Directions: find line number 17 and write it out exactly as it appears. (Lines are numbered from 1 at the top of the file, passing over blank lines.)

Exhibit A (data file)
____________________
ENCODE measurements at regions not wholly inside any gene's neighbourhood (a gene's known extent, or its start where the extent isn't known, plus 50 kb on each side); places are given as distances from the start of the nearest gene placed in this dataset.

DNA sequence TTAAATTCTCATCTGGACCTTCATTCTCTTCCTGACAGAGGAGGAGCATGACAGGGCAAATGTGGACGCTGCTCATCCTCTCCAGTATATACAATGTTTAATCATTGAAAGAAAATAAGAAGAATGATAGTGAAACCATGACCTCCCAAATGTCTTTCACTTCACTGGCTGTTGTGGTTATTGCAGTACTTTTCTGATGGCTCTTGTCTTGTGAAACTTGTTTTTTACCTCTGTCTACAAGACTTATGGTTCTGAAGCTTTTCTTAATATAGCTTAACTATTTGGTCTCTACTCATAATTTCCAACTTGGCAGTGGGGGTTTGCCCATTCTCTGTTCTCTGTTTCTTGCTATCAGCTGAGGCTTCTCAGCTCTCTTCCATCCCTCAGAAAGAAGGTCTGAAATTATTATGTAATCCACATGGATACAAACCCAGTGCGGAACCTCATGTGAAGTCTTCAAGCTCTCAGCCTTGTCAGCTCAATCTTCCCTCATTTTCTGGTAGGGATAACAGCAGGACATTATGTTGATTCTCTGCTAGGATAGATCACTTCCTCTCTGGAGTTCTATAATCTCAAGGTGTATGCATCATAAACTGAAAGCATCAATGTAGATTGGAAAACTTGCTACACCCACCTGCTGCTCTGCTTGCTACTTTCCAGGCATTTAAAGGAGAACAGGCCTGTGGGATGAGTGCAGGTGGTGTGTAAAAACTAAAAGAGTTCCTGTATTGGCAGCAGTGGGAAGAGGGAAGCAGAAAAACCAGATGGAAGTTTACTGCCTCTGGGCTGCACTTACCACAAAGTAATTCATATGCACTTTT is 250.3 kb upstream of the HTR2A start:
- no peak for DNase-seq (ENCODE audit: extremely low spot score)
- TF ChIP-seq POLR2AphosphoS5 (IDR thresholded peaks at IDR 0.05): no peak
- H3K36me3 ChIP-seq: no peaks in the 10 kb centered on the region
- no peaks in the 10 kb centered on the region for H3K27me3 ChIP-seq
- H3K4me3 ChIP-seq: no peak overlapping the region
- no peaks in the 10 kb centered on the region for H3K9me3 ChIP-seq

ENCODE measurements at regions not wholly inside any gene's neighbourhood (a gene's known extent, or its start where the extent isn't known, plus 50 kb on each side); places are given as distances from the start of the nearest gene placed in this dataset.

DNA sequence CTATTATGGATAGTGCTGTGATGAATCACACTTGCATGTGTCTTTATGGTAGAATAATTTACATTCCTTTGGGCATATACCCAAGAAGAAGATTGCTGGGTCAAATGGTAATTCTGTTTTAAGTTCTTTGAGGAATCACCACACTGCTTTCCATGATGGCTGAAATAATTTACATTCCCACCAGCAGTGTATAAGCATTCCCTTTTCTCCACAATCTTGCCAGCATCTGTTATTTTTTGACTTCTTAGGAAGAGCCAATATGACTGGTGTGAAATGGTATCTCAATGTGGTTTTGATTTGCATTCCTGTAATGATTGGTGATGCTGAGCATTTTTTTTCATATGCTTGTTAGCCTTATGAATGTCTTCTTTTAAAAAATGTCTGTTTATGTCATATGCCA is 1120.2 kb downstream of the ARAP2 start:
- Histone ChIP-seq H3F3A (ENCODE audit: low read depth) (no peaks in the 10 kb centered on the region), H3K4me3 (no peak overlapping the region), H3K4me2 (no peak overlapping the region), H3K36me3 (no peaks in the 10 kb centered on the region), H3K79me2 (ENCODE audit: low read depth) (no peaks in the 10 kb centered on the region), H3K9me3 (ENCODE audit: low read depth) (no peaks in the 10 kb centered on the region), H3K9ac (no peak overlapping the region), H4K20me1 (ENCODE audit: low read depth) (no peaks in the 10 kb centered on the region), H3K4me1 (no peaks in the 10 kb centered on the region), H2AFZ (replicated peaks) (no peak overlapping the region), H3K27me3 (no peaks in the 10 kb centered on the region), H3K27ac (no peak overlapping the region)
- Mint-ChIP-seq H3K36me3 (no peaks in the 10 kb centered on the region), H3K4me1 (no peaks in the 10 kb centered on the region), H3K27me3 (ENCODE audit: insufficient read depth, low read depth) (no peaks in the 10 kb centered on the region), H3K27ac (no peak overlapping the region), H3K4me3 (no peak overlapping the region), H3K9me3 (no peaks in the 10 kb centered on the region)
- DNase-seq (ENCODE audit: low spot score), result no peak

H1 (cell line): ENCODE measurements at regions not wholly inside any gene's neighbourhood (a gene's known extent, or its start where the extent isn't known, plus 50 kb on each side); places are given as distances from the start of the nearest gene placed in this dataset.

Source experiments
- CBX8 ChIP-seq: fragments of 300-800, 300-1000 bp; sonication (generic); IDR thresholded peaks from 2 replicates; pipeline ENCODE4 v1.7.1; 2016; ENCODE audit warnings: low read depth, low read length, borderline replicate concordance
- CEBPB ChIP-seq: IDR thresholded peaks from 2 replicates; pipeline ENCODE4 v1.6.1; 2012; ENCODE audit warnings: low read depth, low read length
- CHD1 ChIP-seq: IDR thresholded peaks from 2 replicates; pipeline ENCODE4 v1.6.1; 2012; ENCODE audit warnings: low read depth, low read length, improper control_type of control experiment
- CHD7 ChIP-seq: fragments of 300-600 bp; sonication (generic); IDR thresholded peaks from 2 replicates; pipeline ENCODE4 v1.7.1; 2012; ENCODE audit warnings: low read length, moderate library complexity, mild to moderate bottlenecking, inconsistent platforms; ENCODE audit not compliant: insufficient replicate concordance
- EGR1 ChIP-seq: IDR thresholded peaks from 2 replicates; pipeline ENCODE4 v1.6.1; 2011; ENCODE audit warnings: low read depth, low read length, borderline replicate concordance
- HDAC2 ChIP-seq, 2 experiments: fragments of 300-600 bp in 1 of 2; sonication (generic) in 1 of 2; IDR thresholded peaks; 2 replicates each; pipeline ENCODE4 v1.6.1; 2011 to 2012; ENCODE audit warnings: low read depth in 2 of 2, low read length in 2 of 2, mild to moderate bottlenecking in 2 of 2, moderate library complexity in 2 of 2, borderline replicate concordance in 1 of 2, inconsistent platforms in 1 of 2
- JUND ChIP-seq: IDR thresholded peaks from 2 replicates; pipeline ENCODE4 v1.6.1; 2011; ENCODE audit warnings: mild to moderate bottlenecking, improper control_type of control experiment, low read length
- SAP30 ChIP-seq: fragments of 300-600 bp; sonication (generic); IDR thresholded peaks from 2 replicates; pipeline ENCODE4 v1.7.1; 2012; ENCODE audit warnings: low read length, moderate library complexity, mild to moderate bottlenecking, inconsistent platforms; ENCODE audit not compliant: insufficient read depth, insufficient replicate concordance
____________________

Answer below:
- CEBPB ChIP-seq: IDR thresholded peaks from 2 replicates; pipeline ENCODE4 v1.6.1; 2012; ENCODE audit warnings: low read depth, low read length